Coastal Louisiana doesn’t have many beaches. It’s mostly marsh, cat tails and reeds populated primarily by herons, spoonbills, coots, and other water birds. It’s a flat, almost featureless, world when you drive through it sitting high up in an RV.
There are no houses on the ground. There’s very little ground and almost all of it will be inundated with water several times a year at a minimum. Maybe that’s why everything out here is called a “camp”, it’s a way of acknowledging the temporary, precarious nature of the structures.
Nearly every house has a sign out front with a name. Camp Canal, Camp Dr. Herbert, Camp David, Camp Southern Leisure, Camp 12 Oaks, and my personal favorite, Camp Plan B. I even saw a single wide mobile home on 12 foot high stilts with a sign on it that read: Cajun High-Rise.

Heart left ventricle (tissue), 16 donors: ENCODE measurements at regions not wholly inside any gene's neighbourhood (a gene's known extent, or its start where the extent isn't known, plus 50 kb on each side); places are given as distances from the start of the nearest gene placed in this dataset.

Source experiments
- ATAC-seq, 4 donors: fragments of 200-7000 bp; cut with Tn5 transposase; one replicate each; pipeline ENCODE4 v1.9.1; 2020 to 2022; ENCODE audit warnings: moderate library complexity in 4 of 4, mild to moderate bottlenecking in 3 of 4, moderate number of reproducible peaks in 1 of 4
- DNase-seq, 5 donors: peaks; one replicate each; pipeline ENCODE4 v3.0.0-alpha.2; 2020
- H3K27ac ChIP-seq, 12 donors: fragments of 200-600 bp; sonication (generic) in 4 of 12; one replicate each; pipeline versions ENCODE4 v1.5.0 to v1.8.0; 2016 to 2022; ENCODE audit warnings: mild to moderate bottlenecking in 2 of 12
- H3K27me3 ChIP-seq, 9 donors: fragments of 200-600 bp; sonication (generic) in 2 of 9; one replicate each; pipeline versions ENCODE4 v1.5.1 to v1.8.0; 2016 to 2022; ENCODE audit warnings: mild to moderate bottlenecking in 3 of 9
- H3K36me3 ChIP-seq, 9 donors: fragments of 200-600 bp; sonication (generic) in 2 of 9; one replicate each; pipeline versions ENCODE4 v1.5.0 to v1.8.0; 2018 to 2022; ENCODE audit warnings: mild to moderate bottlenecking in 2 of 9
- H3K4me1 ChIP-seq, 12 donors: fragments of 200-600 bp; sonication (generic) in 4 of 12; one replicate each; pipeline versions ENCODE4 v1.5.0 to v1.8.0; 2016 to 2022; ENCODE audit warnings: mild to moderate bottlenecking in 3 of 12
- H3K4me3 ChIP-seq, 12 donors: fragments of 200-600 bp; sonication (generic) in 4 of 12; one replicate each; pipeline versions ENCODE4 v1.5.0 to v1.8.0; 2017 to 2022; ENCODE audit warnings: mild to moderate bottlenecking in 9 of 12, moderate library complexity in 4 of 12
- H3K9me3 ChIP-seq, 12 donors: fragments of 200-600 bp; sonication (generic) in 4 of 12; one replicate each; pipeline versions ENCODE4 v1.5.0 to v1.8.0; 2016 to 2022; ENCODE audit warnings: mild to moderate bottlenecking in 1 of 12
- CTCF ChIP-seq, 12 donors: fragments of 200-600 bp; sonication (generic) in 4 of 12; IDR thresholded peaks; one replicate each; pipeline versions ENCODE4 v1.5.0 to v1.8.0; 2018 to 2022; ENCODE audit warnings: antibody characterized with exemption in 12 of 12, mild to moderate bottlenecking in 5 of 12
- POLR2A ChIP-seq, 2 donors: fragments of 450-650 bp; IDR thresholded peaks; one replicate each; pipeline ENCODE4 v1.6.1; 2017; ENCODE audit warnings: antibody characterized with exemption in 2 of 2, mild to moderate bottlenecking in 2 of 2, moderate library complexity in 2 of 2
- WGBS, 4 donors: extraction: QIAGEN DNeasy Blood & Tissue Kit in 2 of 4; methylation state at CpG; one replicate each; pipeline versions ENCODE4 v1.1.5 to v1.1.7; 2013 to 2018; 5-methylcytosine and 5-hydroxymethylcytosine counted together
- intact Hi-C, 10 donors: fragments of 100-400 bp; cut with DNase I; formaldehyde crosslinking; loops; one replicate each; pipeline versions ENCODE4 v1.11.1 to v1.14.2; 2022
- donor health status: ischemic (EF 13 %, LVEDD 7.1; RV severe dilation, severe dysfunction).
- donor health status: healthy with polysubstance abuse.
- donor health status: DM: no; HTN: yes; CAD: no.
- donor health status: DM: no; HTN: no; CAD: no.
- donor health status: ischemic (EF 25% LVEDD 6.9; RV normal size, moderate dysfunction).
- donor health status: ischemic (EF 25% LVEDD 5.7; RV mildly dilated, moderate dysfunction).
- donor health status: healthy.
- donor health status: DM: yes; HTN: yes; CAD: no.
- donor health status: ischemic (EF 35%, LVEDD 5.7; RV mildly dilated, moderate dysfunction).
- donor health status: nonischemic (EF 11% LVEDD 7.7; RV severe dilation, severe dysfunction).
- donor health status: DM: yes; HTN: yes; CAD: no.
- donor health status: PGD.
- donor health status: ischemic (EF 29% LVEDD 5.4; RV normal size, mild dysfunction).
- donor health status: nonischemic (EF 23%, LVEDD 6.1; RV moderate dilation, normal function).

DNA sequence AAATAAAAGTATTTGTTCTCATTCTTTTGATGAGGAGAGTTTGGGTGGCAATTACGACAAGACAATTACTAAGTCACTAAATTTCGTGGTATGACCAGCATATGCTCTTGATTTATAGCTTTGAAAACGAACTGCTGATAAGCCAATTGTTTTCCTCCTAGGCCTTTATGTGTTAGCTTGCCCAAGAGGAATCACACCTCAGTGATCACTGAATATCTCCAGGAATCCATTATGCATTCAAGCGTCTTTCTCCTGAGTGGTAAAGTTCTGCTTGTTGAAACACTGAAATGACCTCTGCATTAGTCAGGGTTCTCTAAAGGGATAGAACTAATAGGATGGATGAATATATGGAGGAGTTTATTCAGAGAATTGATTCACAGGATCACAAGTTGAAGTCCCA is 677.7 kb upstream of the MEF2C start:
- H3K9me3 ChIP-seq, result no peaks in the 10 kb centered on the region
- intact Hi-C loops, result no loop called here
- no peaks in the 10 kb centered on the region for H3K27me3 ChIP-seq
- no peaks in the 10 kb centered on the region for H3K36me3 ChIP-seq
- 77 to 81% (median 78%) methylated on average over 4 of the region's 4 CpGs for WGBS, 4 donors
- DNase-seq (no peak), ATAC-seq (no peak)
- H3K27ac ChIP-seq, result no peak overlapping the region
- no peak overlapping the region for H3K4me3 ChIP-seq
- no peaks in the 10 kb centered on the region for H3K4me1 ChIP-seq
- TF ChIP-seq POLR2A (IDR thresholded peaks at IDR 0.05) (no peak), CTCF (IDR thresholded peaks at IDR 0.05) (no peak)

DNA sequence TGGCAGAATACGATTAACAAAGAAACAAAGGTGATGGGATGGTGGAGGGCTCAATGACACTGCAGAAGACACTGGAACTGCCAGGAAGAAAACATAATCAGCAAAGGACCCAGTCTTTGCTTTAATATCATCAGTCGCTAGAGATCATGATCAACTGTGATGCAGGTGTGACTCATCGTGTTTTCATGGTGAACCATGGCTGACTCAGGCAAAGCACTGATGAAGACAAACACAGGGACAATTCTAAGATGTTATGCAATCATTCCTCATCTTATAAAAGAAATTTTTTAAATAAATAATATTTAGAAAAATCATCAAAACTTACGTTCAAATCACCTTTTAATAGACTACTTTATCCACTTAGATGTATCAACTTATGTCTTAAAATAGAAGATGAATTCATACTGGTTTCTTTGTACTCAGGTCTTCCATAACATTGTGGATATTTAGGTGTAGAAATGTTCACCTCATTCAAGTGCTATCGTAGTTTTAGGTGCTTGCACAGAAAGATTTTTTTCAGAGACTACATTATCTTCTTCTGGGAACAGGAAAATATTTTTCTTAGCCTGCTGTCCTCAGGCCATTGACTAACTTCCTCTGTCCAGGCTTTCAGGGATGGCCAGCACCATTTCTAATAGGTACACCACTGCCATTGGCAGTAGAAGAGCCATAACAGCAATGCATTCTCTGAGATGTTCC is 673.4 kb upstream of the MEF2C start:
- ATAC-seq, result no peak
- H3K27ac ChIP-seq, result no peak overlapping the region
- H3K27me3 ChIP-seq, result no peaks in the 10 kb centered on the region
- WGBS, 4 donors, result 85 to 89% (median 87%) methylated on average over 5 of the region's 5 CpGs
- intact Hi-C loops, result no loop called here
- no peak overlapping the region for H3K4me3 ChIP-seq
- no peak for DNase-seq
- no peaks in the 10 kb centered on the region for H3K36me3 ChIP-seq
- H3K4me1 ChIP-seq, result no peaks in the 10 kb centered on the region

We spent five days camping on the only beach around, Rutherford Beach. It’s free and you can pull right up on the sand. It stormed a good bit and fog would roll in pretty much every night, hiding the lights both onshore and off, making it feel like we were all alone in the world.
That’s what I like about this photo and why I went black and white with it, it feels more stark, more isolating, more raw, which is exactly how the Louisiana coast felt to me. And unlike the last image, I felt like the grain worked in this one. I shot it while driving, so it had a bit more softness to it that lent itself to adding grain. It looks more like film with that little bit of softness.